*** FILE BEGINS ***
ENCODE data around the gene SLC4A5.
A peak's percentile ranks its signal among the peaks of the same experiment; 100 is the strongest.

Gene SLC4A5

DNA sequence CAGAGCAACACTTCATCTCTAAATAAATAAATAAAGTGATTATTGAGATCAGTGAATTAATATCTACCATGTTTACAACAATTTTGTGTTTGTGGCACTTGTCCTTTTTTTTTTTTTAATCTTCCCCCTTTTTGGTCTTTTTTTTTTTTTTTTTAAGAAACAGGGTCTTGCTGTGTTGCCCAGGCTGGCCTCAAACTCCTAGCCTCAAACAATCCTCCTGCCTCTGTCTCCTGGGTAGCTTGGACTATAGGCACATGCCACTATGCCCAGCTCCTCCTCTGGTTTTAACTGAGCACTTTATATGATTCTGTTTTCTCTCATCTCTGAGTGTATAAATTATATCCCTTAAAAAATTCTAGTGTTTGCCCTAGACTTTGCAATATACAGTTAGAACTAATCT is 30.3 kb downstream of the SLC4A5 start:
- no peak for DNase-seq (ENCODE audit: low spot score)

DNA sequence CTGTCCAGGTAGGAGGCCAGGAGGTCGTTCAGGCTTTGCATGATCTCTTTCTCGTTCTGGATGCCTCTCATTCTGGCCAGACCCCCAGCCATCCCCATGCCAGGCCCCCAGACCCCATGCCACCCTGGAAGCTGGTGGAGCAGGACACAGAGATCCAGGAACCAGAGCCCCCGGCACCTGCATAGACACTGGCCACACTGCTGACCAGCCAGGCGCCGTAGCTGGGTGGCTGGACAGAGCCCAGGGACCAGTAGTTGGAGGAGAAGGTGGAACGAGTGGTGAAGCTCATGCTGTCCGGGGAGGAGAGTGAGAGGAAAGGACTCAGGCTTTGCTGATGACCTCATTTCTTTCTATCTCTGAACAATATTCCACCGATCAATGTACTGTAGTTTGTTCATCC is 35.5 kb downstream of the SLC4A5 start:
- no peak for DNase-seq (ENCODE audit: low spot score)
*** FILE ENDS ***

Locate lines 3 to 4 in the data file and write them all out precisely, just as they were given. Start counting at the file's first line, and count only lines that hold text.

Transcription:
Gene SLC4A5

DNA sequence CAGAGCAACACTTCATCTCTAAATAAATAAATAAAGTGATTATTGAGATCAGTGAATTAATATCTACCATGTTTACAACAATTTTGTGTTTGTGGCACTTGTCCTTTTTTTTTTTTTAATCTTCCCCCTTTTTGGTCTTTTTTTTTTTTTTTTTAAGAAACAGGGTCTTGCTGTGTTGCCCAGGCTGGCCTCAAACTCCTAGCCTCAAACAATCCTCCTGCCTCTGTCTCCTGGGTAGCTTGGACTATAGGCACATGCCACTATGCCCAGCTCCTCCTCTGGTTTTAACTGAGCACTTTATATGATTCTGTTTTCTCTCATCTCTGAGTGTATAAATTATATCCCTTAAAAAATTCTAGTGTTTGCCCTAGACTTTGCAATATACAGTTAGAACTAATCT is 30.3 kb downstream of the SLC4A5 start: